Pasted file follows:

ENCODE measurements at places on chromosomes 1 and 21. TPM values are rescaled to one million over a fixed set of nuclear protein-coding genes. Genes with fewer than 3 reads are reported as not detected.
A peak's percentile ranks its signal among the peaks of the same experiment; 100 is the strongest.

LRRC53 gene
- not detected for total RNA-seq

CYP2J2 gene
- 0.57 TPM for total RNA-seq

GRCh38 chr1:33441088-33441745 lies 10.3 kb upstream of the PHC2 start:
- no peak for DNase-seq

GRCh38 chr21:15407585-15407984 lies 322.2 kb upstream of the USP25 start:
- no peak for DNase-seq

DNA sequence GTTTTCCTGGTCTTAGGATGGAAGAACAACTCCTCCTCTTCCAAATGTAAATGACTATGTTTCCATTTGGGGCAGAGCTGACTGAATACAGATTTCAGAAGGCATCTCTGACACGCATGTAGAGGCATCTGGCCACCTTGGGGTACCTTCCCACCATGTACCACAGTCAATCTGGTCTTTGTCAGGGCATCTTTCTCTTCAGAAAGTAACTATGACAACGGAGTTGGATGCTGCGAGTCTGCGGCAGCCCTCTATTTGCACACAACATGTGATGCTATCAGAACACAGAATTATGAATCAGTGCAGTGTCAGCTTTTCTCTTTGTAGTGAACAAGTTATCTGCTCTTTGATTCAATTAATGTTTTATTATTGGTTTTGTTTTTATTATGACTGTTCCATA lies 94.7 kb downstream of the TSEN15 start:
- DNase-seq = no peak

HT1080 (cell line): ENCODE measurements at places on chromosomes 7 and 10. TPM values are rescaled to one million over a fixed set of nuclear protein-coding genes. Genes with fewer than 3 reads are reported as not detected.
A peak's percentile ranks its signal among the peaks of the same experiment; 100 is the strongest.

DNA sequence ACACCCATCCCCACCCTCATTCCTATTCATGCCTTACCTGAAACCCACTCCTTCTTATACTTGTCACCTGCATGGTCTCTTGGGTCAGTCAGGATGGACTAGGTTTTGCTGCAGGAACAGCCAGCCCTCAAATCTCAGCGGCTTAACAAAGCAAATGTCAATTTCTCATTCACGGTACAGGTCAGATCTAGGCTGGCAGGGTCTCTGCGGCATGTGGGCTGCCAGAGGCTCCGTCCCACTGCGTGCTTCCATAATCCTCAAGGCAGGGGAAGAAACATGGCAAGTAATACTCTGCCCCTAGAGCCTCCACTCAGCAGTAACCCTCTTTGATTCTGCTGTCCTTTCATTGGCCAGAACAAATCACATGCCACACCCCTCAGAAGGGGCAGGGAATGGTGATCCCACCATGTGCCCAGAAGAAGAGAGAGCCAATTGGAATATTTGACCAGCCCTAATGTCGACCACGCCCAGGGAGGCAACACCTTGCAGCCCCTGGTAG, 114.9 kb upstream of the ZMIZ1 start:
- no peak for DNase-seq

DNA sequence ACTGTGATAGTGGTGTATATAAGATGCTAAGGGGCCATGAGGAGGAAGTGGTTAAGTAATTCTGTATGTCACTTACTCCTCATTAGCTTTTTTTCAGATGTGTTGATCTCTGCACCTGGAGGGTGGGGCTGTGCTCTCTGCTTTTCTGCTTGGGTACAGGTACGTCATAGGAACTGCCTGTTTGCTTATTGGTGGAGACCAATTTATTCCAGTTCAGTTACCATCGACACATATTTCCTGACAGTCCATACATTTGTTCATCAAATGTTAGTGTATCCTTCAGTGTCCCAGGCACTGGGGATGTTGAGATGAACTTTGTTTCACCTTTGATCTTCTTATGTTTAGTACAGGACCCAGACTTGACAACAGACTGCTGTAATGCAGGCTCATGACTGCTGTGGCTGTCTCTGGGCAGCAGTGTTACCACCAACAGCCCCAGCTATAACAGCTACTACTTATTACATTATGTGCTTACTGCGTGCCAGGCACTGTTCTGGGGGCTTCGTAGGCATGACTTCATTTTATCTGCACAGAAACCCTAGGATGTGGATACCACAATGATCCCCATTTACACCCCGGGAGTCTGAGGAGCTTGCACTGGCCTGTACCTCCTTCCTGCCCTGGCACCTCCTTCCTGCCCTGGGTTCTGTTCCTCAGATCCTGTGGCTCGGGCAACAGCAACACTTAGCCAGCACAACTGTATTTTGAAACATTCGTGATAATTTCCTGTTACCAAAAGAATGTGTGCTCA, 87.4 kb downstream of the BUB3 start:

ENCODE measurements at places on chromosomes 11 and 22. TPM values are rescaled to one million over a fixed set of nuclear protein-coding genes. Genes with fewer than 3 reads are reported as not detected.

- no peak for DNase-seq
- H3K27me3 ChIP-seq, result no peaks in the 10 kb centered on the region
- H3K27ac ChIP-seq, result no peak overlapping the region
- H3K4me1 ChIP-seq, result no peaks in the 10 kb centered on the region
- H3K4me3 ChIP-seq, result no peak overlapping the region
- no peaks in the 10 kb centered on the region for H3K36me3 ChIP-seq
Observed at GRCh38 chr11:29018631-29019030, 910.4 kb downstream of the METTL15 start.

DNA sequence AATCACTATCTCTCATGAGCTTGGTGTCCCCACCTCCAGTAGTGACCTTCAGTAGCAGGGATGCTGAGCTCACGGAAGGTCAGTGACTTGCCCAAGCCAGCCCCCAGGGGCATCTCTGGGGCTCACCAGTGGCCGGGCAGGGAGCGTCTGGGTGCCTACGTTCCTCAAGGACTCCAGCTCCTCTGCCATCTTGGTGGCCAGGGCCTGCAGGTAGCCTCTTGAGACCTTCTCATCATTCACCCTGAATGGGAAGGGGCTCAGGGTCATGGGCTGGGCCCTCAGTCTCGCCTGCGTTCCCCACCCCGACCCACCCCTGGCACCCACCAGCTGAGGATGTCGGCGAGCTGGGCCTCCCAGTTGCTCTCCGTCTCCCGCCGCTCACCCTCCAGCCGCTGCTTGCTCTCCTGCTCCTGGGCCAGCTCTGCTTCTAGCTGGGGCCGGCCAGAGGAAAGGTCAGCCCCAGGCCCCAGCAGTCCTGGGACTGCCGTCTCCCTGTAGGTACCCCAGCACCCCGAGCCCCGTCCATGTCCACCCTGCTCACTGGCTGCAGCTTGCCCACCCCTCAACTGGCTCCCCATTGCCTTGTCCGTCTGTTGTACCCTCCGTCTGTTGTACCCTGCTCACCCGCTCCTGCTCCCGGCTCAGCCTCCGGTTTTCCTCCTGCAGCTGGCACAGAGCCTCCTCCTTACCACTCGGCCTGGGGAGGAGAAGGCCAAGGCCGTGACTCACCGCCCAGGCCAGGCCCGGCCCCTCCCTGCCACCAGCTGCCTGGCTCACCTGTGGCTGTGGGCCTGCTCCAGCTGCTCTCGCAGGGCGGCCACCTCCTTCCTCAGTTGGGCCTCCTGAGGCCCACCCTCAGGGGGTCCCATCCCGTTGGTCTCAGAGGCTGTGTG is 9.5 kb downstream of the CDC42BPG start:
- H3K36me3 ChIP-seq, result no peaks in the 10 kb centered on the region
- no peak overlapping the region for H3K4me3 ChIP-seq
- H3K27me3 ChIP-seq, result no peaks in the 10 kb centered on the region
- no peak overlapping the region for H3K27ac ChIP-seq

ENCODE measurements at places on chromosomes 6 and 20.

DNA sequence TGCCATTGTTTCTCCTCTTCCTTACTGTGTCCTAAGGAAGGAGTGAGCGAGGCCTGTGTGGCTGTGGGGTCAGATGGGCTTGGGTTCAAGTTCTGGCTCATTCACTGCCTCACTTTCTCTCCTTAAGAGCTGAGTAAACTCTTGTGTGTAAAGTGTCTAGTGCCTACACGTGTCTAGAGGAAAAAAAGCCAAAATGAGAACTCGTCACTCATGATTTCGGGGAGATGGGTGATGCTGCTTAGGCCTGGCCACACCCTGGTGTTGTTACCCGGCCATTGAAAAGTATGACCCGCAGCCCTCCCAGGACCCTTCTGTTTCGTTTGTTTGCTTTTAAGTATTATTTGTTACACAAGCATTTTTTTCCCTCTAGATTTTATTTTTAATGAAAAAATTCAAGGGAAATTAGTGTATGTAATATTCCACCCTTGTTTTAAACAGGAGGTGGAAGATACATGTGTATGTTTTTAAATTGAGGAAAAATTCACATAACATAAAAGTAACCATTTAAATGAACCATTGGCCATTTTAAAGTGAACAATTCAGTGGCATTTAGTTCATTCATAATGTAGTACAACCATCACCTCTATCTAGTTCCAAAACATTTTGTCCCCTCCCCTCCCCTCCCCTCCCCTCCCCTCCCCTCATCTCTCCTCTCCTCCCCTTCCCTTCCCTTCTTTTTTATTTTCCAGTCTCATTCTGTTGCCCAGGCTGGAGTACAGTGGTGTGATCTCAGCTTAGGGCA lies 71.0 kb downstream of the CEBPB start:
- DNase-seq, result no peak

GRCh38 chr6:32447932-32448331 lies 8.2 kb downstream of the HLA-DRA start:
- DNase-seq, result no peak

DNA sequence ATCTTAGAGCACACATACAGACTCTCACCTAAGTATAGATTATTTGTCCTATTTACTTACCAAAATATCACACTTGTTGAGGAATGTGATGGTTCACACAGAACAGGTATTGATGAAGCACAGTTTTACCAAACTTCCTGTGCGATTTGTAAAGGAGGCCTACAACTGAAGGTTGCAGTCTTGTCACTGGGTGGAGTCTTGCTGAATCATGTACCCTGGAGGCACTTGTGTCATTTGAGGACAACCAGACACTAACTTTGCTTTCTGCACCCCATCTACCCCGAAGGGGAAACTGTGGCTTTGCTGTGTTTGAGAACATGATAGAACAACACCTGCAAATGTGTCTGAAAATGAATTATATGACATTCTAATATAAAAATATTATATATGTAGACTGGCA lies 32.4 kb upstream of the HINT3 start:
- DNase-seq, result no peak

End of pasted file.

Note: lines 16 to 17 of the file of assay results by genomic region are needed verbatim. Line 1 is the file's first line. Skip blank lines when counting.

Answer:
- no peak for DNase-seq

DNA sequence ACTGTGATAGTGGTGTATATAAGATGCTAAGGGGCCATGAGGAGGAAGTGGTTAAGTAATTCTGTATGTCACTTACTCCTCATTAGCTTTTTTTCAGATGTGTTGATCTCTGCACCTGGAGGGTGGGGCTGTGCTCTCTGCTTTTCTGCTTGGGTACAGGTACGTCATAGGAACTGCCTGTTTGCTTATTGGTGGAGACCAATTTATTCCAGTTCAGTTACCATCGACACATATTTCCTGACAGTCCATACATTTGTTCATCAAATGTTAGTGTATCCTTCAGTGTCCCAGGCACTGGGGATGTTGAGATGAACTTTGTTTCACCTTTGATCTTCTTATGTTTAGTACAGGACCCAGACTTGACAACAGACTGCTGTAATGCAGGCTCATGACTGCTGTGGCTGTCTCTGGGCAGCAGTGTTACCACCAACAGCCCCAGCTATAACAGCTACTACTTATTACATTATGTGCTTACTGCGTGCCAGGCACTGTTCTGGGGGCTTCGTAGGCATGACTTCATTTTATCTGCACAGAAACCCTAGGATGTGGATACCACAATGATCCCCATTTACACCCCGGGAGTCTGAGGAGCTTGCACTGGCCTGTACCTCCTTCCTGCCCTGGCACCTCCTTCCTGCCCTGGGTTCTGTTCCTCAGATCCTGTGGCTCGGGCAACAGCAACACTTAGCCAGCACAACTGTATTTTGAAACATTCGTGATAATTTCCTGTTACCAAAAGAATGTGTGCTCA, 87.4 kb downstream of the BUB3 start: